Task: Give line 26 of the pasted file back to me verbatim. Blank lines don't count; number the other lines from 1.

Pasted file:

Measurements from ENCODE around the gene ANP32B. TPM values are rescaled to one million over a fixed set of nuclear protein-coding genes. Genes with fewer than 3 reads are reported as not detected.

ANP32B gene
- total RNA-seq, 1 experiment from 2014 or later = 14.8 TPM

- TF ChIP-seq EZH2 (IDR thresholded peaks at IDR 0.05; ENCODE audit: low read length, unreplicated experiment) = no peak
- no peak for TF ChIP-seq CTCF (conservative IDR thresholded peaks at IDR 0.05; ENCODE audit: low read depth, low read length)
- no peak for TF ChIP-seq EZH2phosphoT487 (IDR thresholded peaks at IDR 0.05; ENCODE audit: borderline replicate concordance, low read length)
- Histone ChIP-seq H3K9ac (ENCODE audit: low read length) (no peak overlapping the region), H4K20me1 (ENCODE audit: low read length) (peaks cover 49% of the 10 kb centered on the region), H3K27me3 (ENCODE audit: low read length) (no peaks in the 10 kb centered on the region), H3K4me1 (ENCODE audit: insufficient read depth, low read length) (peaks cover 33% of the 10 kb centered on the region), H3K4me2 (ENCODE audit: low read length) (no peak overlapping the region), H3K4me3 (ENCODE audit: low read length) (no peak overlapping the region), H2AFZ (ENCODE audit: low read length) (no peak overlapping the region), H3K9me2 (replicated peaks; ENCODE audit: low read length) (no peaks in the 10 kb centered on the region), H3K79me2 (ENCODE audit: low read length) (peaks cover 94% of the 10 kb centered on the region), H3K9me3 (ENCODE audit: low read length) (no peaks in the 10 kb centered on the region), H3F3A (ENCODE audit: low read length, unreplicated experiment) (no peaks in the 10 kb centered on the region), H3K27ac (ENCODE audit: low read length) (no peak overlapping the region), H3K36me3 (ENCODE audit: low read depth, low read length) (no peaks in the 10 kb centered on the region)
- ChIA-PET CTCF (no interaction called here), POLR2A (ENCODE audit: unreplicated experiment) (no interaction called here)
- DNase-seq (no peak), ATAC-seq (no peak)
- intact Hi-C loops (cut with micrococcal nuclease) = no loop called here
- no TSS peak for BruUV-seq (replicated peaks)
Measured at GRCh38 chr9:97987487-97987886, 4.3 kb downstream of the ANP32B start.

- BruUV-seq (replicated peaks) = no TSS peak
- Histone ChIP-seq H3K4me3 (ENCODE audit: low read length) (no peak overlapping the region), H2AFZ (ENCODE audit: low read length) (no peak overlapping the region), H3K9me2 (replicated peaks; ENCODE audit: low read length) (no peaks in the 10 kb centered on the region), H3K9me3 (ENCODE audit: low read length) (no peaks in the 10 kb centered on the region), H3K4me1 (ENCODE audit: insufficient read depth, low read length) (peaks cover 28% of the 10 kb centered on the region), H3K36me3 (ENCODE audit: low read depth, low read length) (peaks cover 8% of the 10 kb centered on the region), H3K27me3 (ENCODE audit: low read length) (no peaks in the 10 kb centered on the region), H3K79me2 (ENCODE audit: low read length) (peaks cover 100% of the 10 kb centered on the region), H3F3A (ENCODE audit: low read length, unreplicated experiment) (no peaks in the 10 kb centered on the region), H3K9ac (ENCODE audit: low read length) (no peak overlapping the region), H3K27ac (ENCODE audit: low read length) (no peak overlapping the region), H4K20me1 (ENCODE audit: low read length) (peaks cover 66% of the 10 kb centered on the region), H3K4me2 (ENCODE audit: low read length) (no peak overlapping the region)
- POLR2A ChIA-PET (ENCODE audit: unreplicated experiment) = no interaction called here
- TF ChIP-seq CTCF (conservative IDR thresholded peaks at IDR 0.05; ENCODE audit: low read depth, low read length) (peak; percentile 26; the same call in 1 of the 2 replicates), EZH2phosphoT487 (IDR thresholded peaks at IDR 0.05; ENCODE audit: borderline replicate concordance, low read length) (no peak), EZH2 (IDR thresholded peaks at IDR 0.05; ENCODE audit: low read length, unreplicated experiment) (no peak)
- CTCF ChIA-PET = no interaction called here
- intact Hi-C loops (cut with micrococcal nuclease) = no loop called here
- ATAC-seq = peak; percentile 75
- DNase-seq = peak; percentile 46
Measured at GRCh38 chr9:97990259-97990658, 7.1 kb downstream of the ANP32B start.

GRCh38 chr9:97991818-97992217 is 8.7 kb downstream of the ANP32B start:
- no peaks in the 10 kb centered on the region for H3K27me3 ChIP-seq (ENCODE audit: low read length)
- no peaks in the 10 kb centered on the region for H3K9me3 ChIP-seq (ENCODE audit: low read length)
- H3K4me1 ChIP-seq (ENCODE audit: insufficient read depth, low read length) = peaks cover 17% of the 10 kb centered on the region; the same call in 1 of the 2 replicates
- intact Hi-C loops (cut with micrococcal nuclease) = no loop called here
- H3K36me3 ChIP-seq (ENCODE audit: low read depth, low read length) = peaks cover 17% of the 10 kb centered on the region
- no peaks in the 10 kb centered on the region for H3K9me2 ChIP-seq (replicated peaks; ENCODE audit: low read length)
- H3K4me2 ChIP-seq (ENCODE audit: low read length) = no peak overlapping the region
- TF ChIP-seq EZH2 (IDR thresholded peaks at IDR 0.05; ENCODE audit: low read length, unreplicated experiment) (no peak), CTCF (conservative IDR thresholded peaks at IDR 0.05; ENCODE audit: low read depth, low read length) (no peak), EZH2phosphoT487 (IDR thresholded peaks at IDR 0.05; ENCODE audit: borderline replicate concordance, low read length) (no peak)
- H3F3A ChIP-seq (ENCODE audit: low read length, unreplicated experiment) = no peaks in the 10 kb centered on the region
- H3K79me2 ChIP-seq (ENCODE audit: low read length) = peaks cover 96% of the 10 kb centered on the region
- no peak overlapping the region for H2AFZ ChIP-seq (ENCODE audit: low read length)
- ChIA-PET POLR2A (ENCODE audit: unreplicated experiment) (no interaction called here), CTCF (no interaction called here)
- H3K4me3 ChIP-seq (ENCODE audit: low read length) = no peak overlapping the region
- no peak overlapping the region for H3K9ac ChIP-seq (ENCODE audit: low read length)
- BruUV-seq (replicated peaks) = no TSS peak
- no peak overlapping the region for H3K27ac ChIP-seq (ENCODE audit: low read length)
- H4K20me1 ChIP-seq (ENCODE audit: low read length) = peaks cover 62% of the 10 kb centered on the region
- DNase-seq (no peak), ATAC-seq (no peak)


- intact Hi-C loops (cut with micrococcal nuclease) = no loop called here